DRESDEN, Germany — For many people, their boss or manager can be a real pain. While that is usually just a figure of speech, a new study out of Germany finds that micromanagement at work may legitimately lead to lower back pain. Researchers at the Technische Universität Dresden have concluded that a variety of psychosocial on-the-job factors, such as workload, level of autonomy, and social support, can contribute to the development of chronic lower back pain.
A staggering 23% of the global population deal with chronic lower back pain. For office workers, lower back pain is often associated with unhealthy or unnatural sitting habits, slouching over, or just plain staying seated for hours on end. In light of these new findings, though, it seems much more than physical factors are at play when it comes to the development of chronic lower back pain.
The research team synthesized more than 19,000 data sets from 18 prior studies that had investigated any possible connections between psychosocial factors and back pain. The ensuing results revealed “robust” evidence of such an association.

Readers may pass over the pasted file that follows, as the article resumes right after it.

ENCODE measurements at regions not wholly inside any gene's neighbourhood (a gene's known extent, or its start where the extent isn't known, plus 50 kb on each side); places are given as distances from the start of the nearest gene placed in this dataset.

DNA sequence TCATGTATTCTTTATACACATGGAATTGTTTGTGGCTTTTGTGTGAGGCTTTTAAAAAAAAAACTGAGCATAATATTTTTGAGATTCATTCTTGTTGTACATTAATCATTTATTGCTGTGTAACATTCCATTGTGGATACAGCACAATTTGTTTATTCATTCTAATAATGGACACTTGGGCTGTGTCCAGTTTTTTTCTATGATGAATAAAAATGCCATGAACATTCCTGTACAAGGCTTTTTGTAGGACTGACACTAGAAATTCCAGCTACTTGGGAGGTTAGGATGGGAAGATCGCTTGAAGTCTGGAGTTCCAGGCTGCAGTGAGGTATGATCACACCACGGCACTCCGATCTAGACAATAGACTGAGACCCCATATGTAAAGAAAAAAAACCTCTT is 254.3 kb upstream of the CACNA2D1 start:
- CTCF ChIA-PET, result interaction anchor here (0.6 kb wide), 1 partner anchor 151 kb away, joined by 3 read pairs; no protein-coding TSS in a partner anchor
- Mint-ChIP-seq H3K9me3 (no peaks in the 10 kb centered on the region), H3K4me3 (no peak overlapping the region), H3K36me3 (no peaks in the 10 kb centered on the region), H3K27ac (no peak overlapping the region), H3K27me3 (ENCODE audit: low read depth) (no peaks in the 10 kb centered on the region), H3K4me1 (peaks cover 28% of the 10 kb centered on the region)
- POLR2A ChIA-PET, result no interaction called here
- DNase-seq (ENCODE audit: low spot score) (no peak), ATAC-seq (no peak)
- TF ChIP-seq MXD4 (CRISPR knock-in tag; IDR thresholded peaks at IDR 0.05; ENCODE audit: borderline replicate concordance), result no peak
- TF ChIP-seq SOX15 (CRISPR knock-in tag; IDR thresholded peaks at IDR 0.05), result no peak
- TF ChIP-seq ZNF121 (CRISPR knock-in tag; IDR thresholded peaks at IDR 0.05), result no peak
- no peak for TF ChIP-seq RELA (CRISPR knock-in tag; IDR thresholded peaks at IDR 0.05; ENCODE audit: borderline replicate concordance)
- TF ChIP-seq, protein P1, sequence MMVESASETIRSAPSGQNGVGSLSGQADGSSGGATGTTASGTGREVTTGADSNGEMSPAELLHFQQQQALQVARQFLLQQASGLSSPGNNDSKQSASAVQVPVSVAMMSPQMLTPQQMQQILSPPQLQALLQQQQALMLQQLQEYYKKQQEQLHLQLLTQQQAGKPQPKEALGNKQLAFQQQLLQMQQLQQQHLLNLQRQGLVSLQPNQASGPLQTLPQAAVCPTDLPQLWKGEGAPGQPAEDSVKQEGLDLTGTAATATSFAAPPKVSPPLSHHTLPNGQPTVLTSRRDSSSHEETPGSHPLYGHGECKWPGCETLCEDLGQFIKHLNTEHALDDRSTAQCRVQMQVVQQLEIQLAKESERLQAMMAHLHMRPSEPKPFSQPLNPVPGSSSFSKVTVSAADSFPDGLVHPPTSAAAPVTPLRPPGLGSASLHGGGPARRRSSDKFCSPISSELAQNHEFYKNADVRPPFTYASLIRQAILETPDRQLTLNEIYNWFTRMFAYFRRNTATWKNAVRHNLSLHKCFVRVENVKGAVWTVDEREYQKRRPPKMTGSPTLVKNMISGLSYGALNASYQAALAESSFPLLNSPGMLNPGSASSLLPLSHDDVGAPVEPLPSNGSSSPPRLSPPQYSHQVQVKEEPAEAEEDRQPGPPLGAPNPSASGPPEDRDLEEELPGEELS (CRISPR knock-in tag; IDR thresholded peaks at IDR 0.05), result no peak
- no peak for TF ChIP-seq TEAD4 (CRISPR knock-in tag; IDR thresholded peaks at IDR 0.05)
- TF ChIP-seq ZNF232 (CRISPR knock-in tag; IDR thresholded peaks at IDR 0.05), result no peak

“People with a high workload suffered more frequently from chronic low back pain. Employees with more job control were less affected. It was also shown that back pain was lower when people received social support at work from their superiors and colleagues,” explains social psychologist Dr. Anne Tomaschek in a release.
“These data provide an important basis for the development of prevention programs,” continues Dr. Denise Dörfel, postdoc at the Chair of Work and Organisational Psychology. “In view of the increasing burden and high costs of CLBP for individuals, employers and society, this meta-analysis provides important insights for public health and human resource management. A redesign of working conditions could reduce pain-related absenteeism. Flexible breaks, more autonomy in scheduling the work, all this reduces the workload,” explains the psychologist. “Social support from colleagues and more feedback and recognition from superiors may also help.”
The study is published in BMC Musculoskeletal Disorders.